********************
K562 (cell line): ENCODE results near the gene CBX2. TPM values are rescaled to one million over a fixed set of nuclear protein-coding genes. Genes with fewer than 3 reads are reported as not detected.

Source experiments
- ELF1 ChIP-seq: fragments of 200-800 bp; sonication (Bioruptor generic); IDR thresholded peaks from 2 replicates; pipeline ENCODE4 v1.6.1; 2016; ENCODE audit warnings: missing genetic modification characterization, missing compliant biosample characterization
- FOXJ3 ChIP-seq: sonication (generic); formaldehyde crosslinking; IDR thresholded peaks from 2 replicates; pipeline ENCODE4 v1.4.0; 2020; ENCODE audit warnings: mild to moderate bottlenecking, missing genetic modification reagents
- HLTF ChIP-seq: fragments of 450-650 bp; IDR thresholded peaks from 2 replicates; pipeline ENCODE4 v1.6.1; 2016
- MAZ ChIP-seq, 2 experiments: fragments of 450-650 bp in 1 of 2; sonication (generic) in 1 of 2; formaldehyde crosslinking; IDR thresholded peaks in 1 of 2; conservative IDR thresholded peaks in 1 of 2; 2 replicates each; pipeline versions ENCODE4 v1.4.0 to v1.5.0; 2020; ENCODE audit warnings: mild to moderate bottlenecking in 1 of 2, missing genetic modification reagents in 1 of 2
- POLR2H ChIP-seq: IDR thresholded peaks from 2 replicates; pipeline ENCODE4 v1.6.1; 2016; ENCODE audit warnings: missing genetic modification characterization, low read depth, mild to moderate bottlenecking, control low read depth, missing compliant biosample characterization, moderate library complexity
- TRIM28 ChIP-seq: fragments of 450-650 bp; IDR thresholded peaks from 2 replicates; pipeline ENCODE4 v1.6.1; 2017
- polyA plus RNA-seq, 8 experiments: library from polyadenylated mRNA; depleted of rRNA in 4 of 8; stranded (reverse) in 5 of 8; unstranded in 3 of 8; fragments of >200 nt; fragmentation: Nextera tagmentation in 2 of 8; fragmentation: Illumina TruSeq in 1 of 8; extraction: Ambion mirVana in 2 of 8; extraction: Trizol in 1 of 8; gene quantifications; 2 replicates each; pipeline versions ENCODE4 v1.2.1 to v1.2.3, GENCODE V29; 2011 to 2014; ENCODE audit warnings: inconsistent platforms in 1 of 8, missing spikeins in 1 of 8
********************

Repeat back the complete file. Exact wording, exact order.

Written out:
K562 (cell line): ENCODE results near the gene CBX2. TPM values are rescaled to one million over a fixed set of nuclear protein-coding genes. Genes with fewer than 3 reads are reported as not detected.

Source experiments
- ELF1 ChIP-seq: fragments of 200-800 bp; sonication (Bioruptor generic); IDR thresholded peaks from 2 replicates; pipeline ENCODE4 v1.6.1; 2016; ENCODE audit warnings: missing genetic modification characterization, missing compliant biosample characterization
- FOXJ3 ChIP-seq: sonication (generic); formaldehyde crosslinking; IDR thresholded peaks from 2 replicates; pipeline ENCODE4 v1.4.0; 2020; ENCODE audit warnings: mild to moderate bottlenecking, missing genetic modification reagents
- HLTF ChIP-seq: fragments of 450-650 bp; IDR thresholded peaks from 2 replicates; pipeline ENCODE4 v1.6.1; 2016
- MAZ ChIP-seq, 2 experiments: fragments of 450-650 bp in 1 of 2; sonication (generic) in 1 of 2; formaldehyde crosslinking; IDR thresholded peaks in 1 of 2; conservative IDR thresholded peaks in 1 of 2; 2 replicates each; pipeline versions ENCODE4 v1.4.0 to v1.5.0; 2020; ENCODE audit warnings: mild to moderate bottlenecking in 1 of 2, missing genetic modification reagents in 1 of 2
- POLR2H ChIP-seq: IDR thresholded peaks from 2 replicates; pipeline ENCODE4 v1.6.1; 2016; ENCODE audit warnings: missing genetic modification characterization, low read depth, mild to moderate bottlenecking, control low read depth, missing compliant biosample characterization, moderate library complexity
- TRIM28 ChIP-seq: fragments of 450-650 bp; IDR thresholded peaks from 2 replicates; pipeline ENCODE4 v1.6.1; 2017
- polyA plus RNA-seq, 8 experiments: library from polyadenylated mRNA; depleted of rRNA in 4 of 8; stranded (reverse) in 5 of 8; unstranded in 3 of 8; fragments of >200 nt; fragmentation: Nextera tagmentation in 2 of 8; fragmentation: Illumina TruSeq in 1 of 8; extraction: Ambion mirVana in 2 of 8; extraction: Trizol in 1 of 8; gene quantifications; 2 replicates each; pipeline versions ENCODE4 v1.2.1 to v1.2.3, GENCODE V29; 2011 to 2014; ENCODE audit warnings: inconsistent platforms in 1 of 8, missing spikeins in 1 of 8